It's Thursday, and it's time for another installment in my English teacher series.
So far, we've discussed these issues:
Last week I asked readers to ask questions and to suggest subjects for these posts. I really want to address grammatical issues that are interesting to y'all. Thank you all for commenting. Several commenters said that they like to use a conversational tone in their blogs, so sometimes they use incorrect grammar on purpose.
I do that, too. I think it's perfectly acceptable to write blog posts conversationally, and sometimes that will mean that we break the rules of formal grammar. For example, I often include sentence fragments in my blog posts. Those would earn big red marks on an English paper, but blog posts are not English papers. So I certainly encourage you not to think in terms of trying to achieve grammatical perfection. That's not the goal, not by any stretch of the imagination.
I can't say this enough: the goal is communication, and grammar is simply a tool to help us communicate.
Today, we'll look at an issue suggested by one of last week's commenters: the use of there and their. And for good measure, we'll throw in they're as well.
Once again, this is an issue that exists only in written communication, not in spoken communication. There, their, and they're sound alike, so if you're speaking, no one will know if you're using the correct form. Your listeners will hear the correct word. But if you're writing, it's up to you to choose the correct word.
Here's the scoop on these three words.
There is an amazingly versatile word. It can be used
--as an adverb that indicates place:
Hang your backpacks over there.
--as a pronoun:
There is no point in arguing.
--as an adjective:
Give your money to that woman there.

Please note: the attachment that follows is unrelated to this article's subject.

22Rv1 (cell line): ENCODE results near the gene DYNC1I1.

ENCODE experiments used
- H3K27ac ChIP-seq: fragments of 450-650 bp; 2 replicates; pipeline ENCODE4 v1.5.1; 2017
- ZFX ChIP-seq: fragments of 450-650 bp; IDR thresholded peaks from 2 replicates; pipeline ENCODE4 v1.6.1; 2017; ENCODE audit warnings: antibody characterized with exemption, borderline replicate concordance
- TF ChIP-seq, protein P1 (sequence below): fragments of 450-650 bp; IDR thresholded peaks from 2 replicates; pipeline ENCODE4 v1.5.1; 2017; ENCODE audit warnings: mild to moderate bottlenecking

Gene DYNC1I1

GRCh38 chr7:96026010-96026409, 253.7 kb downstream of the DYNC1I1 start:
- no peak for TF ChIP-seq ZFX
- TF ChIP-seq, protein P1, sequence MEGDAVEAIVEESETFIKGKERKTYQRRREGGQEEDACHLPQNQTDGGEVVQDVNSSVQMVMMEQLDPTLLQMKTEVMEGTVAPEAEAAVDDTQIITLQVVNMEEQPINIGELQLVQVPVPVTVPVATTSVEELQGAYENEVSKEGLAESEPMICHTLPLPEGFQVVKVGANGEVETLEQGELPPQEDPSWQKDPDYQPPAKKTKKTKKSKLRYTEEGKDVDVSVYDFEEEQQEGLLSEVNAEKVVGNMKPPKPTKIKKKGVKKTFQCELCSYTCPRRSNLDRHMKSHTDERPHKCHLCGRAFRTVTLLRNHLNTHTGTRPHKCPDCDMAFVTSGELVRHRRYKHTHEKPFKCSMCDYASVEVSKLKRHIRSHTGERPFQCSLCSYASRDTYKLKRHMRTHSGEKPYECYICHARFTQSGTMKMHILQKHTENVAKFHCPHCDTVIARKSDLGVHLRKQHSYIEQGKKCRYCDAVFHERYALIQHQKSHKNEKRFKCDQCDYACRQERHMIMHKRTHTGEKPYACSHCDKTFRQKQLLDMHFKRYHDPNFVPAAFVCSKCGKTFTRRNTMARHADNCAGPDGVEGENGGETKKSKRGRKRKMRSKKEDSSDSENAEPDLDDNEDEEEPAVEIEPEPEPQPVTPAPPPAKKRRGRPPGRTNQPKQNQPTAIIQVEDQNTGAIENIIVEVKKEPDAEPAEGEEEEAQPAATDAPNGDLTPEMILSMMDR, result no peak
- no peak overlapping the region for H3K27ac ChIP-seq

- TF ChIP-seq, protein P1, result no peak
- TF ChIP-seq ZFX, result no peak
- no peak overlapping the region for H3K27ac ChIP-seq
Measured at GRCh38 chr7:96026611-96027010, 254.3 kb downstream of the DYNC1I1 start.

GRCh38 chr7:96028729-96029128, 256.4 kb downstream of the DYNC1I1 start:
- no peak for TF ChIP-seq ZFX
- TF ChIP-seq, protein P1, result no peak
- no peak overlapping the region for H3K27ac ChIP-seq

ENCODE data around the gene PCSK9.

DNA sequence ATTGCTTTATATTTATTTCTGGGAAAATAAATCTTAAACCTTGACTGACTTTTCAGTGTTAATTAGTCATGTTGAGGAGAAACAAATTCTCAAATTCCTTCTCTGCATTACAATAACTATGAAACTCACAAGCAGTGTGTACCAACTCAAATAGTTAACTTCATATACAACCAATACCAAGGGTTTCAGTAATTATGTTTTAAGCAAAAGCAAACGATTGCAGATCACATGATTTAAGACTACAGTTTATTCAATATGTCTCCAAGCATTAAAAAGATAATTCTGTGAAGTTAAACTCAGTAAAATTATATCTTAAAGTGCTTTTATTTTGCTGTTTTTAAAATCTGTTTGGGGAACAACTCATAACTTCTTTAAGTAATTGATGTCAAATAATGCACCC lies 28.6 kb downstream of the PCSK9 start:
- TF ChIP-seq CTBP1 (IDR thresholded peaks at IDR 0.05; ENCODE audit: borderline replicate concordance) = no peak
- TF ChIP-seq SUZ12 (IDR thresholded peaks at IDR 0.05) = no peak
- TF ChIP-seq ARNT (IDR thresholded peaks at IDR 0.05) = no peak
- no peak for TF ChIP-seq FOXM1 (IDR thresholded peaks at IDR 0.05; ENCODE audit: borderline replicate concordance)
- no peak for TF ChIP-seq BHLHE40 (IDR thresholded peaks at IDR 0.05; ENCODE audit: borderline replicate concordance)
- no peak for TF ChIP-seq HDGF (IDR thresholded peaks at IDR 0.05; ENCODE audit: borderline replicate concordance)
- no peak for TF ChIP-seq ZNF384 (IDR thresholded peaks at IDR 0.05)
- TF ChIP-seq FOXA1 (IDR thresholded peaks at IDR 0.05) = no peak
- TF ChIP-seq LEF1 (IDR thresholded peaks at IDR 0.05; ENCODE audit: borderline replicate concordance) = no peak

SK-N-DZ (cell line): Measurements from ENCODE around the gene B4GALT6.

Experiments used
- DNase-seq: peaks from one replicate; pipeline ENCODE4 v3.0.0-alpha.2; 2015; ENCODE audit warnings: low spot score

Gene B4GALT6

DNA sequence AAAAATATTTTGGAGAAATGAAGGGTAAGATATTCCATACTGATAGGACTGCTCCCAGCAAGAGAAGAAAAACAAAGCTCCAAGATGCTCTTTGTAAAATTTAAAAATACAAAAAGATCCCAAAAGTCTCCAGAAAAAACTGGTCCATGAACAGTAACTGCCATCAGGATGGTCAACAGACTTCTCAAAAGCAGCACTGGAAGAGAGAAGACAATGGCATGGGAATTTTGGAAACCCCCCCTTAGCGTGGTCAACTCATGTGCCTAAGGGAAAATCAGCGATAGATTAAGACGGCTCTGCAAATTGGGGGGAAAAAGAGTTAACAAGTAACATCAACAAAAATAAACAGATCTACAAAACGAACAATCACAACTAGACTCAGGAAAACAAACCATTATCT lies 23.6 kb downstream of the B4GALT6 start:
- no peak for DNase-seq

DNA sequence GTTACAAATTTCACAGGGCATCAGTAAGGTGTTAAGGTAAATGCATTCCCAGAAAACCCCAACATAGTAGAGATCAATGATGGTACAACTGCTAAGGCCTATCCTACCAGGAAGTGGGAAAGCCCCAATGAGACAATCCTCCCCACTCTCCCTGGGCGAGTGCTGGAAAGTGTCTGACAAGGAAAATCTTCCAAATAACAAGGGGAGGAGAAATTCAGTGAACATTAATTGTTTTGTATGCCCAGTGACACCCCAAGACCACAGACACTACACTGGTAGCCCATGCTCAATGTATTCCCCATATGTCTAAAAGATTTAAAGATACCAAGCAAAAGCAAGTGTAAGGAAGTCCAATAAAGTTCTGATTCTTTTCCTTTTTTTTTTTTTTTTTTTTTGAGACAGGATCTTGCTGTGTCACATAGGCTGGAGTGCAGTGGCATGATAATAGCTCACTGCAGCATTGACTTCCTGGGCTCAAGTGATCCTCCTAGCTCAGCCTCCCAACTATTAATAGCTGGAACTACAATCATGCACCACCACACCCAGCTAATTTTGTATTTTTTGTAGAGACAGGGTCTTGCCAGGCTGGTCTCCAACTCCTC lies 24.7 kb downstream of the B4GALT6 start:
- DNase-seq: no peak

--as an interjection:
There! I'm so glad that's over!
A good way to remember whether there is the word you want is see if you can mentally replace it with the word here. The words here and there have different meanings, but they're grammatically interchangeable. This is easy to remember, because you can see the word here right inside the word there.
Sometimes you'll use the word there in combination with the verb is. The contraction of those two words is there's. Use this word only when you mean to say there is.
Their is a simpler word. It has only one use: it's the possessive form of the pronoun they. Use it only when you mean to say that something belongs to them. For example:
- Their house is at the end of the street.
- Would you mow their lawn while they're out of town?
- They're really using their heads.
The property is rightfully theirs.
But remember, apostrophes are used to form the possessive form of nouns, not of personal pronouns. So if you see the word their's, you'll know it's wrong.
And the last word in this troublesome trio: they're. They're is simply a contraction of the two words they and are.
- They're so happy to be home!
- Did you know they're leaving?
Thank you to Jennifer Juniper for suggesting a lesson on what she called "the there/their circus." Jennifer was Commenter #9 last week, and she's the winner of the giveaway. Jennifer, send me an email with your mailing address, and I'll send your bookmark to you right away!
Please let me know if you have any questions you'd like me to answer in this series. I want this series to be helpful, so please tell me if there's any way it could be more beneficial to you. And thanks for reading! I'm so happy to have you here!